by Beverley Raphael, 342 pp, $22.95, New York, Basic Books Inc Publishers, 1986.
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There is a paradox about events of disastrous magnitude. While it is well known that calamities such as hurricanes, earthquakes, and raging fires can wreak immediate havoc, damaging life and property, it is less well recognized that mental trauma surfacing in some individuals after such incidents can have a long-lasting, pervasive effect. Disasters test individuals and communities far beyond their usual capabilities. Most often, rescuers rise to meet the need in valiant fashion, but the emotional aftermath in some individuals seems less heroic; these persons are left to battle it out alone and unnoticed.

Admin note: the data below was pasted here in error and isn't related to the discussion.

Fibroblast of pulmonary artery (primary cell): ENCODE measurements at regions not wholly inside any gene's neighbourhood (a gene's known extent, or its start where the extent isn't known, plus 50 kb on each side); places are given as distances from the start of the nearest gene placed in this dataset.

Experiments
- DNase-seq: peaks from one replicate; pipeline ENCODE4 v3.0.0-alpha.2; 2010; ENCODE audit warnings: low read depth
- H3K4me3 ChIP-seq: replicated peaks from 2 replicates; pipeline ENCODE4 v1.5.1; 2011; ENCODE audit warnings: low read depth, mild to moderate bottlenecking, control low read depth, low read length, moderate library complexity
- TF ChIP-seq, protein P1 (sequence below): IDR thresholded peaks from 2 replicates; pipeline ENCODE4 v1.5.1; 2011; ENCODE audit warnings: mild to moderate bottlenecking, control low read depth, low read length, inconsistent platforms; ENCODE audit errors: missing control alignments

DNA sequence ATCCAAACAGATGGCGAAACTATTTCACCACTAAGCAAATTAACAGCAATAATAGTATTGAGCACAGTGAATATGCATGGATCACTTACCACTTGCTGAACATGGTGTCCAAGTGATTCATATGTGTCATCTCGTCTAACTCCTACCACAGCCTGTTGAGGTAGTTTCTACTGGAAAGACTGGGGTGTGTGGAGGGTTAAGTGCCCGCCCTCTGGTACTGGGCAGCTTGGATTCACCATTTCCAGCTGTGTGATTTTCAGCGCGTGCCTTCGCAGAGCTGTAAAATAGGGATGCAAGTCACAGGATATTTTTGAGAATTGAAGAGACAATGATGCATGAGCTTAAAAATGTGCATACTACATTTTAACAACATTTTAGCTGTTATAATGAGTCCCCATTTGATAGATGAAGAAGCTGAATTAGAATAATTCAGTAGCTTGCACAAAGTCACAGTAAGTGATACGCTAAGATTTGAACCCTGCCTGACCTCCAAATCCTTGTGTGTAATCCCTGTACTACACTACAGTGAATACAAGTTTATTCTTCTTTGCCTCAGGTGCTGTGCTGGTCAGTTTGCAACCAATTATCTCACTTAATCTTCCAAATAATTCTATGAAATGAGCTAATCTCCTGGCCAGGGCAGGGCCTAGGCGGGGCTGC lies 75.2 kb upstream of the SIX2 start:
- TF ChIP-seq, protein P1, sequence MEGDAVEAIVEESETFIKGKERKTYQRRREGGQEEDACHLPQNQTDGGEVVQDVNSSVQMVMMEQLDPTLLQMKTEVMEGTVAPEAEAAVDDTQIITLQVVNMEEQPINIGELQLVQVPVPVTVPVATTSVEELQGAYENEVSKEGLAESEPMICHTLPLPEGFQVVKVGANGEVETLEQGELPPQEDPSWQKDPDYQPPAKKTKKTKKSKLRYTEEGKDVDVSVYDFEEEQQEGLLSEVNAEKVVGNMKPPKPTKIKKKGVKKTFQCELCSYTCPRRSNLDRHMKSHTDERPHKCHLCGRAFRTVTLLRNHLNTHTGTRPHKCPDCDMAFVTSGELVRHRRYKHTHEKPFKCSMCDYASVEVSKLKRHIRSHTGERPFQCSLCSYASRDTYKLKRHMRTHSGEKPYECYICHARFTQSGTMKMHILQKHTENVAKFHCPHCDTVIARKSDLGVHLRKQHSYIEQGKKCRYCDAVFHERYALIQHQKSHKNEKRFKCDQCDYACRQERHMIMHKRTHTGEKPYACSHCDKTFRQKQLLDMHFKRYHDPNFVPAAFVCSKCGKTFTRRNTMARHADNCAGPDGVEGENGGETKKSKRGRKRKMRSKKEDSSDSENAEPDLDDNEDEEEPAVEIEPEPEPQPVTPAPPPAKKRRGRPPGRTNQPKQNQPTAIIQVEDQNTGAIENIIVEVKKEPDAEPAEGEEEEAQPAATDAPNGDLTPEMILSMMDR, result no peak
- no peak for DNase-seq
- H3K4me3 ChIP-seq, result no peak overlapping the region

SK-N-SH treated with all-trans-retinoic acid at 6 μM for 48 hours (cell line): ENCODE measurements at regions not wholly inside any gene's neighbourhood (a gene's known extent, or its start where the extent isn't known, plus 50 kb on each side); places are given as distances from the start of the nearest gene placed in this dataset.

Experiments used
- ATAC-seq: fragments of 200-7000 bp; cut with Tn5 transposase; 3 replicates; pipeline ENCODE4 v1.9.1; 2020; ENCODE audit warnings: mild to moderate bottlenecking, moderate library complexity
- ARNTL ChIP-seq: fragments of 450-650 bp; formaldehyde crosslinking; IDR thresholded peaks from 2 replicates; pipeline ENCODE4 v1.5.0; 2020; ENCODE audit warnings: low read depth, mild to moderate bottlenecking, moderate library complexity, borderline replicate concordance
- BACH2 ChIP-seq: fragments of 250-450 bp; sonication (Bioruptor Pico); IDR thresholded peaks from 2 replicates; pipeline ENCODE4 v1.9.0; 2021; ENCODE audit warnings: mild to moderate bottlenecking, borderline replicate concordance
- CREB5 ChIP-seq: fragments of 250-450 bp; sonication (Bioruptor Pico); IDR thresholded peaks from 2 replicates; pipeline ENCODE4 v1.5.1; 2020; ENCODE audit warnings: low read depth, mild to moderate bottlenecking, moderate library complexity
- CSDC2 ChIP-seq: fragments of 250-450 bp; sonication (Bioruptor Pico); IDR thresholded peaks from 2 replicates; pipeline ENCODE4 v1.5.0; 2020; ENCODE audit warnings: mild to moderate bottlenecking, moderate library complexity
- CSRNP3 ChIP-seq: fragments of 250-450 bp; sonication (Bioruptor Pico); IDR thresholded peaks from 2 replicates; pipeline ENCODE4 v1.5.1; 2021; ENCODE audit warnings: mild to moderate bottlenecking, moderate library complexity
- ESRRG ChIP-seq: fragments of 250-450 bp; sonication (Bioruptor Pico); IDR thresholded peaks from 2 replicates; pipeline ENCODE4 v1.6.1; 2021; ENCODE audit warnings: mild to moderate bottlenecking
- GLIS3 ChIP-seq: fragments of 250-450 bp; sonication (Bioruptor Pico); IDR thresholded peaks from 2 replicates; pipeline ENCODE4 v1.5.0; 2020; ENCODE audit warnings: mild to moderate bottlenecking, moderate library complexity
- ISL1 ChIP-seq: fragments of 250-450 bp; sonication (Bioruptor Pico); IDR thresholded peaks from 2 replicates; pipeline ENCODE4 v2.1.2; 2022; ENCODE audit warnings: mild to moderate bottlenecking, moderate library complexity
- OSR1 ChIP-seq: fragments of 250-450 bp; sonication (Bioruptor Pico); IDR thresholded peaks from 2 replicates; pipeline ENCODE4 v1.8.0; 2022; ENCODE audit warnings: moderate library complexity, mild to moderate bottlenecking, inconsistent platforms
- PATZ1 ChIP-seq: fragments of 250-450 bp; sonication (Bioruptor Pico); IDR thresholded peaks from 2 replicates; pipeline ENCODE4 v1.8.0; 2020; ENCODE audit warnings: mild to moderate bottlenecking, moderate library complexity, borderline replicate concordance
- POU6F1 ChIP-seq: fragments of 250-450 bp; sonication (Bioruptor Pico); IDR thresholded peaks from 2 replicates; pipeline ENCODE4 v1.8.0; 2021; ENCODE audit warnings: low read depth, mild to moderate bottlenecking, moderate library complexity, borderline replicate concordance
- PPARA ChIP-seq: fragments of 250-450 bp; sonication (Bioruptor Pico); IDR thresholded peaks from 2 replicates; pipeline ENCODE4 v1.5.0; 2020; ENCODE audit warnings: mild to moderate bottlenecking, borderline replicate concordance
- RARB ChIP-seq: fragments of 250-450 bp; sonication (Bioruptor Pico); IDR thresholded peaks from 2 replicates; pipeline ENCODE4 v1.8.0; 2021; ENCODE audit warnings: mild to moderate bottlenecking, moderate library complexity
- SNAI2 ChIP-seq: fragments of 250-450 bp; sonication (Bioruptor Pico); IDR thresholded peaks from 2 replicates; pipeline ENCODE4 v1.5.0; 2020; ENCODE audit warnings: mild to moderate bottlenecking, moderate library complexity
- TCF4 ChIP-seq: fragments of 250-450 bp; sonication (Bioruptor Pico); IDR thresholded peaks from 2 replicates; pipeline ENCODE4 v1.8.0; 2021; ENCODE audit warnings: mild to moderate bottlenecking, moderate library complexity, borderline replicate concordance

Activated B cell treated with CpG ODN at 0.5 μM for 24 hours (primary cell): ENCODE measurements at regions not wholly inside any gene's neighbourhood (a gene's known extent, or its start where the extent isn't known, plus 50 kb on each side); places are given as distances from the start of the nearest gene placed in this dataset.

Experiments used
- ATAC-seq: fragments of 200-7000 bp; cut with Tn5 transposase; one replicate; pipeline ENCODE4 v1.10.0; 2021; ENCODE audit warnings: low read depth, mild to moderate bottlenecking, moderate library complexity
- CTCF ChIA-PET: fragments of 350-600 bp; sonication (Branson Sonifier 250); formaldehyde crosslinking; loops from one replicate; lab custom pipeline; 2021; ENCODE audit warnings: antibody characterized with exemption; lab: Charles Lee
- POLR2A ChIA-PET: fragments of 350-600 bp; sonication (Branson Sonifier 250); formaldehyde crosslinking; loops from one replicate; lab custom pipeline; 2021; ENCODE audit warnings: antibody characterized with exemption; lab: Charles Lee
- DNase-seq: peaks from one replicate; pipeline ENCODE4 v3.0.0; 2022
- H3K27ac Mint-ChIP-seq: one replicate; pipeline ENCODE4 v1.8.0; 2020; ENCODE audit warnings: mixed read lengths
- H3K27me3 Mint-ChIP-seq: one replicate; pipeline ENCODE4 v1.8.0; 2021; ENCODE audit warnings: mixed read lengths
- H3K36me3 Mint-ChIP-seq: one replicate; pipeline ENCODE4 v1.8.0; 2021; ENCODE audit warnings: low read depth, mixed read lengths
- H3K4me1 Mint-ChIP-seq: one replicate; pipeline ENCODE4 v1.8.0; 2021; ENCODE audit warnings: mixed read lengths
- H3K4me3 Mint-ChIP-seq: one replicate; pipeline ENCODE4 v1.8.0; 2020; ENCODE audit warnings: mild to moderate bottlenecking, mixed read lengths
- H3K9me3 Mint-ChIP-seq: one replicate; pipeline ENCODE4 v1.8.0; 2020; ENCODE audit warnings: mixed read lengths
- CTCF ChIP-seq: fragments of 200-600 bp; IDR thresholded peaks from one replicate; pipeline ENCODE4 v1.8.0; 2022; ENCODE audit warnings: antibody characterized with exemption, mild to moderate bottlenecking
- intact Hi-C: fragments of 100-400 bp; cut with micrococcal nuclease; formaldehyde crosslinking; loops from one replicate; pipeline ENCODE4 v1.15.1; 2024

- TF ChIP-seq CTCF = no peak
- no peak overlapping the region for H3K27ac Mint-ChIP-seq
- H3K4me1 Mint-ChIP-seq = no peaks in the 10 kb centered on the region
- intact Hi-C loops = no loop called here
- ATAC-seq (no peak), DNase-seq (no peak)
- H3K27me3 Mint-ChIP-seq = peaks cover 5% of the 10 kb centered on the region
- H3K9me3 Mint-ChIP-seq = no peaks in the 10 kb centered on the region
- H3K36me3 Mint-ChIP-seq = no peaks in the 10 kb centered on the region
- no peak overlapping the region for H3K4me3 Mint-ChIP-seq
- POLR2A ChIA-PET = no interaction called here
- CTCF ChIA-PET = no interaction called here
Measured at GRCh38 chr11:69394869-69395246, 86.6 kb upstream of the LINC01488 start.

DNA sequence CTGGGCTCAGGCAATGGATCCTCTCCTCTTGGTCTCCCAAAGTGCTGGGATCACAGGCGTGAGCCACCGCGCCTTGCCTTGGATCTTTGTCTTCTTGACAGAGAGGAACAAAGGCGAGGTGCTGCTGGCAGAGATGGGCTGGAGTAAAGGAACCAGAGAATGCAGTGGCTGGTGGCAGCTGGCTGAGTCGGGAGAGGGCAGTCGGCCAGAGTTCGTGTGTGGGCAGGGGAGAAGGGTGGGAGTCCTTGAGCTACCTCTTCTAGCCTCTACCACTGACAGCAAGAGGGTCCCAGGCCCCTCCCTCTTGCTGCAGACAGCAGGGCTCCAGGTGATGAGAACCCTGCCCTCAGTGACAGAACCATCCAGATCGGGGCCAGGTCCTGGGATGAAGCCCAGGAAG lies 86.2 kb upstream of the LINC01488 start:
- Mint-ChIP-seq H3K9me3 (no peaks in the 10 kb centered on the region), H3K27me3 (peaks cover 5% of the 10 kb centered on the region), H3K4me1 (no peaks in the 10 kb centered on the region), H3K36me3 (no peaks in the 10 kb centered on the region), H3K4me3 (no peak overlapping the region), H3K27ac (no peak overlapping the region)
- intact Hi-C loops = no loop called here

Minor everyday events can trigger reenactment of a brush with death in survivors, who may remain emotionally disabled long after the danger is past. Such morbidity is not usually calculated when statisticians tabulate the destructive effect of a disastrous event. Additionally, there may be unanticipated victims following a disaster. Behind the primary victims lies a whole
Bernstein DM. When Disaster Strikes: How Individuals and Communities Cope With Catastrophe. JAMA. 1987;258(5):708-709. doi:10.1001/jama.1987.03400050150050